City asked to allow roof decks downtown

Daily Post Staff Writer

Home design startup Houzz wasn’t allowed to build a roof deck at its downtown Palo Alto headquarters, so it’s asking City Council on Monday to loosen city zoning rules on raising the roof.
The five-story building that Houzz leases space in is at 285 Hamilton Ave, across the street from City Hall. The city’s Development Center leases space in the 46-year-old building with Houzz.

On Monday, council will discuss the idea of allowing roof decks on buildings that are currently considered too tall, or to have too much floor space, for these additions. At more than 82 feet tall and with a floor area of 45,585 square feet, 285 Hamilton Ave. surpasses the current height and floor space limits in the Downtown Commercial, or CD, district, to build the 2,650-square-foot roof deck Houzz has planned.

If the council approves the idea, downtown could see more roof decks, and possibly more vibrant nightlife, pop up.

In an Aug. 23 letter to Assistant Planning Director Jonathan Lait, James Walgren, a spokesman for Houzz, suggested the city use the Houzz building as a test case for roof decks and re-evaluate in a year.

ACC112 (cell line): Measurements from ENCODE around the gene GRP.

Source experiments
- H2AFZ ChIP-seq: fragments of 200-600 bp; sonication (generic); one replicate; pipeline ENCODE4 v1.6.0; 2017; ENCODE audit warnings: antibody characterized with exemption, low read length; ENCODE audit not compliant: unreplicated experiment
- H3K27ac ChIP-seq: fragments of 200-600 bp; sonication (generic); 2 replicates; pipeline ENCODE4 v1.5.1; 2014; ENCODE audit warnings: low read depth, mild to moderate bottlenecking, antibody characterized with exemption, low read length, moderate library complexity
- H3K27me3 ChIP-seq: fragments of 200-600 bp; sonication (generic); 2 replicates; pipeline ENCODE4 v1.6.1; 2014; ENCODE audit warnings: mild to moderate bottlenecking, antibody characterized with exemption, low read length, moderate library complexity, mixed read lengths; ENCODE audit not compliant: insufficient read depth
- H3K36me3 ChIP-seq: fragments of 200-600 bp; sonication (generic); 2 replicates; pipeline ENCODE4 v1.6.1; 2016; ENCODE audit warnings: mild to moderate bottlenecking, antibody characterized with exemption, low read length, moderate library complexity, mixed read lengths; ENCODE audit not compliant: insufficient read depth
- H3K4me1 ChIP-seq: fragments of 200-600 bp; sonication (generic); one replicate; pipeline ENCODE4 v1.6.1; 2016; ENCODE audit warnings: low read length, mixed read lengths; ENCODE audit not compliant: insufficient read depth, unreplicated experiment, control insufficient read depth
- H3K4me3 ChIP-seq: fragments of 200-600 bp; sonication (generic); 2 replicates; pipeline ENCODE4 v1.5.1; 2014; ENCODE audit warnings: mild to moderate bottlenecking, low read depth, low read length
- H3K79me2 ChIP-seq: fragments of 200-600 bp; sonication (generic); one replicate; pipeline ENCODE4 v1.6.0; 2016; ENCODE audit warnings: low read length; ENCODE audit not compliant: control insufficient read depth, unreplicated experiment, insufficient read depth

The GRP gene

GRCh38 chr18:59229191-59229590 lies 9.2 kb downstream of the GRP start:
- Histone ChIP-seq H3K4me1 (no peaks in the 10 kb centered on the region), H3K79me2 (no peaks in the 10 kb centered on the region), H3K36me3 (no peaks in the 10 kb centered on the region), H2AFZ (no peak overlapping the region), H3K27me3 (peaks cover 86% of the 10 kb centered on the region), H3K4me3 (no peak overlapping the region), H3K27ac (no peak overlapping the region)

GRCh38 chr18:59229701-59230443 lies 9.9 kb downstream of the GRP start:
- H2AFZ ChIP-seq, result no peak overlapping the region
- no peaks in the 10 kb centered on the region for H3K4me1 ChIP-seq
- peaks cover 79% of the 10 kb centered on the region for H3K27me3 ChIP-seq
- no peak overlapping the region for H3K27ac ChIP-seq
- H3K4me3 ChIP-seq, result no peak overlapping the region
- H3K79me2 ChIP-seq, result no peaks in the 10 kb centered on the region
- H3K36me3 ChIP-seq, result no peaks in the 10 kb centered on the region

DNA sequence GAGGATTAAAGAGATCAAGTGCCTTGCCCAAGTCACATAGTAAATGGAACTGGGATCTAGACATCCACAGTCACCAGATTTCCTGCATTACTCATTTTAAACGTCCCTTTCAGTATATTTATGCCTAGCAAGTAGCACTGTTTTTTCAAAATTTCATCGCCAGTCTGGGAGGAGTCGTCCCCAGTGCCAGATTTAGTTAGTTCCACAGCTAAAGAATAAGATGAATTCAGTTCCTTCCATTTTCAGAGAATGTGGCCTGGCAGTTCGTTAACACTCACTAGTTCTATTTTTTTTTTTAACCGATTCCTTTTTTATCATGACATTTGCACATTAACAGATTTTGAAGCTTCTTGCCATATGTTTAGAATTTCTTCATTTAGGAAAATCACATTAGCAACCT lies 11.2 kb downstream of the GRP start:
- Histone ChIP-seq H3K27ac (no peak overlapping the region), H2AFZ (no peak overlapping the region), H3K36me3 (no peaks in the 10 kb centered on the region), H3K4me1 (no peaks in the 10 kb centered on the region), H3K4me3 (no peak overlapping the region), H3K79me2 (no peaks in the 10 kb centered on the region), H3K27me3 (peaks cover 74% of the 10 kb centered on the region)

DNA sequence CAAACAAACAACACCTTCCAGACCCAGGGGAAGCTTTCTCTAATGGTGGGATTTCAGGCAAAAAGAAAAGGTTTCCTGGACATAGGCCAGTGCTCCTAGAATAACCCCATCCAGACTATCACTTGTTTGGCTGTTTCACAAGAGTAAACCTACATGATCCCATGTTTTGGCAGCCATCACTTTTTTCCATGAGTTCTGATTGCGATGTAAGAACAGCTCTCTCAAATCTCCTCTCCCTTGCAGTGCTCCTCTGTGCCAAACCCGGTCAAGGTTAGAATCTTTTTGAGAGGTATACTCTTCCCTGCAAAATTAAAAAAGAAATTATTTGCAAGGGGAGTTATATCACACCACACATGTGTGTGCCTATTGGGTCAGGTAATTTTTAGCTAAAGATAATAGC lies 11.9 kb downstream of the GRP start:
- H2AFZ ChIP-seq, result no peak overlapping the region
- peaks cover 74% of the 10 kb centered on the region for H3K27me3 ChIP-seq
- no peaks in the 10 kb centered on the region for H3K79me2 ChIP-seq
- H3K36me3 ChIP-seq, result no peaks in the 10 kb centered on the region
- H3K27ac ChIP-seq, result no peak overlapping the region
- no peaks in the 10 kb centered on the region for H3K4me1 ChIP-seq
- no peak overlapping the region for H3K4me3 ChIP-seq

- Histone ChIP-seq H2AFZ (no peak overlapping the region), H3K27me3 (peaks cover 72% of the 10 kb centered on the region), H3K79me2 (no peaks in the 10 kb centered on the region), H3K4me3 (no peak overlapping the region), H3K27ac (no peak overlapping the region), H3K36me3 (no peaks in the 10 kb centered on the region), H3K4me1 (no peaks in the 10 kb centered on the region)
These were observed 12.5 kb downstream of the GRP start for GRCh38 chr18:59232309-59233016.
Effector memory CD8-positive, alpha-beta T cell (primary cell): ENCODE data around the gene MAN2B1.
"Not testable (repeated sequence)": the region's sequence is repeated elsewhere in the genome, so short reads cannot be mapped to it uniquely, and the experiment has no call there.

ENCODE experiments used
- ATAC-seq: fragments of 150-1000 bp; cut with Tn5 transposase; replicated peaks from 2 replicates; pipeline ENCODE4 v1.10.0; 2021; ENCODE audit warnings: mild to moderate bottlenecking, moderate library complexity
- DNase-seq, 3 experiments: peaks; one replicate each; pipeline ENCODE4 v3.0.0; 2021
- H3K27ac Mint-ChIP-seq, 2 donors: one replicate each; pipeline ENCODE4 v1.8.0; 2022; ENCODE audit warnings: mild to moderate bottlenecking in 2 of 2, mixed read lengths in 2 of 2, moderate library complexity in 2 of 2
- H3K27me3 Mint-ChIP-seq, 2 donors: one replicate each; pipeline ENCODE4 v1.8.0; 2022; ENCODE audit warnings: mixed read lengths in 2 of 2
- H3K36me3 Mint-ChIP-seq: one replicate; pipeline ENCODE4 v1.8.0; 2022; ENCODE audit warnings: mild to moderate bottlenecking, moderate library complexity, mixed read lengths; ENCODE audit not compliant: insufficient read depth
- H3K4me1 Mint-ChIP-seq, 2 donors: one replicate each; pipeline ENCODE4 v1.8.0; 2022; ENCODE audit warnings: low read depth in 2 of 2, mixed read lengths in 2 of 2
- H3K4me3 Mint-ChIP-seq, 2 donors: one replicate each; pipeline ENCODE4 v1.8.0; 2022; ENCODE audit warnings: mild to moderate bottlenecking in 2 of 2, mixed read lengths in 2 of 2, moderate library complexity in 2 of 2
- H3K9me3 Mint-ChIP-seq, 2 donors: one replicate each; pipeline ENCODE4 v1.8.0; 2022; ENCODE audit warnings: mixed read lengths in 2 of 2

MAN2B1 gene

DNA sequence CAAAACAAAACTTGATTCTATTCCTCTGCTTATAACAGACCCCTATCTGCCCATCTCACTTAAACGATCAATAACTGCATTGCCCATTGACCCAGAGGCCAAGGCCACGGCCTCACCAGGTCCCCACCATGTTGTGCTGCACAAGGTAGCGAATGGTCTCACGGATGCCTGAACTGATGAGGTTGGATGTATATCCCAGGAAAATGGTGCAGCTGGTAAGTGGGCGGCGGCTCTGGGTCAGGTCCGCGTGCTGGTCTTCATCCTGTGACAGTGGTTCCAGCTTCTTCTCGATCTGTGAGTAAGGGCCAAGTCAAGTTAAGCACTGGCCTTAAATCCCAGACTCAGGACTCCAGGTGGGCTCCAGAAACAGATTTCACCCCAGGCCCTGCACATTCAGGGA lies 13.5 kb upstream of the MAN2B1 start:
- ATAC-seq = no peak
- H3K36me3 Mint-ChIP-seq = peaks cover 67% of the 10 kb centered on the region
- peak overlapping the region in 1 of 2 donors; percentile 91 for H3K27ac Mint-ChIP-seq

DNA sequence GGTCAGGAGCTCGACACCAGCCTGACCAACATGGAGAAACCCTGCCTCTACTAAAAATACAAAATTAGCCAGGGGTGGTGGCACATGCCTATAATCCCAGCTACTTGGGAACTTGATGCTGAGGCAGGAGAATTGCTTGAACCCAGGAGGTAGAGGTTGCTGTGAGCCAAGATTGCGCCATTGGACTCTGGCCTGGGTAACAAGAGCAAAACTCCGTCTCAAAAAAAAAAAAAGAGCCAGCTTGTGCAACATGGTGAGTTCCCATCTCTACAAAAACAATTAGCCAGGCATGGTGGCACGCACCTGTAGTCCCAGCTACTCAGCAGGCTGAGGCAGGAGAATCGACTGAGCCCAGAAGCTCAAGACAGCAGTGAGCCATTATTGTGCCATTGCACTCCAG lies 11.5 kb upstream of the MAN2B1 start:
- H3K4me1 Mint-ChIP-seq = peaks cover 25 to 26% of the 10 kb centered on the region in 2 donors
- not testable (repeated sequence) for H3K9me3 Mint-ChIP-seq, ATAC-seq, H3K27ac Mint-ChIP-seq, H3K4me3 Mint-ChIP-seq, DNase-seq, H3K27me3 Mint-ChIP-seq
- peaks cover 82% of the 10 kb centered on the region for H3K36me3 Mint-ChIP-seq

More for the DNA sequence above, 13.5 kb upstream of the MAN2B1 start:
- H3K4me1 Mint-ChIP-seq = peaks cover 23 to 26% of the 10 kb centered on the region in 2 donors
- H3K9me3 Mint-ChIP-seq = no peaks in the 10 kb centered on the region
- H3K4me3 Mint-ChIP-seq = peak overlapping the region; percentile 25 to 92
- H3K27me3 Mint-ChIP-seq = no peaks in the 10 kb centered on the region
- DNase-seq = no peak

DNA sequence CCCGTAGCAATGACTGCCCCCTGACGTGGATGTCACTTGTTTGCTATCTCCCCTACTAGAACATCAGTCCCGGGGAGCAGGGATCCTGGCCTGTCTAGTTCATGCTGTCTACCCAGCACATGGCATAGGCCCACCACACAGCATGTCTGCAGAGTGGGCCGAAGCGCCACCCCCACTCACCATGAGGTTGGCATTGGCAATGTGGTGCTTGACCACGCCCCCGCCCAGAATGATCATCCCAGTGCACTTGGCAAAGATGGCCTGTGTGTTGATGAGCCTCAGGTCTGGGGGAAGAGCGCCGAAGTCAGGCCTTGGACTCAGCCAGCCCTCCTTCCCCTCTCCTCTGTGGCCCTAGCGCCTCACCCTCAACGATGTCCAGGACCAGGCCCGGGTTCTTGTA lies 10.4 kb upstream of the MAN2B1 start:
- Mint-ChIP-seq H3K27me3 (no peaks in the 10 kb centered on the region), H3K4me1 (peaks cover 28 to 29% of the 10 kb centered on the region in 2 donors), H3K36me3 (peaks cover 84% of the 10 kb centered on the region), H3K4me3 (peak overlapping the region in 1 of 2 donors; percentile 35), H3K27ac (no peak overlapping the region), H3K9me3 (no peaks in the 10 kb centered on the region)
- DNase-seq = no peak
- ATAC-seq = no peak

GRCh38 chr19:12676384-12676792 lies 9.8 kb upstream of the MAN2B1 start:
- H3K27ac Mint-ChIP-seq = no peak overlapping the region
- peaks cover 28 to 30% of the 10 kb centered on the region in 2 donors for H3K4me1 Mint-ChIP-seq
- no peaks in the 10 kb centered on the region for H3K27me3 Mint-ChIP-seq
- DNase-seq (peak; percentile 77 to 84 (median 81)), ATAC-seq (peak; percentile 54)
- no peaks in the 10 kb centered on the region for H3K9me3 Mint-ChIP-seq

Walgren recommended that the ordinance only apply to specific tenants and owners, not other commercial uses like restaurants that would increase parking demand.

Any roof deck patio height exemptions wouldn’t apply to downtown buildings that are next to residential neighborhoods, protecting people’s privacy at home, Walgren suggested.

In a report to council, City Manager Jim Keene agreed, writing that roof decks near residential areas, especially single-family homes, would be “inappropriate.”

Keene notes that roof decks could offer a “nice amenity” to building occupants for employee events and outdoor lunch space. The decks may result in building upgrades that would make older buildings more attractive and valuable.

It’s also possible, Keene writes, that neighbors could be impacted by noise, light, privacy and parking concerns, but said that these issues could be limited by rules and Architectural Review Board evaluations.

The council will discuss the idea in a study session, but won’t be taking action on Monday.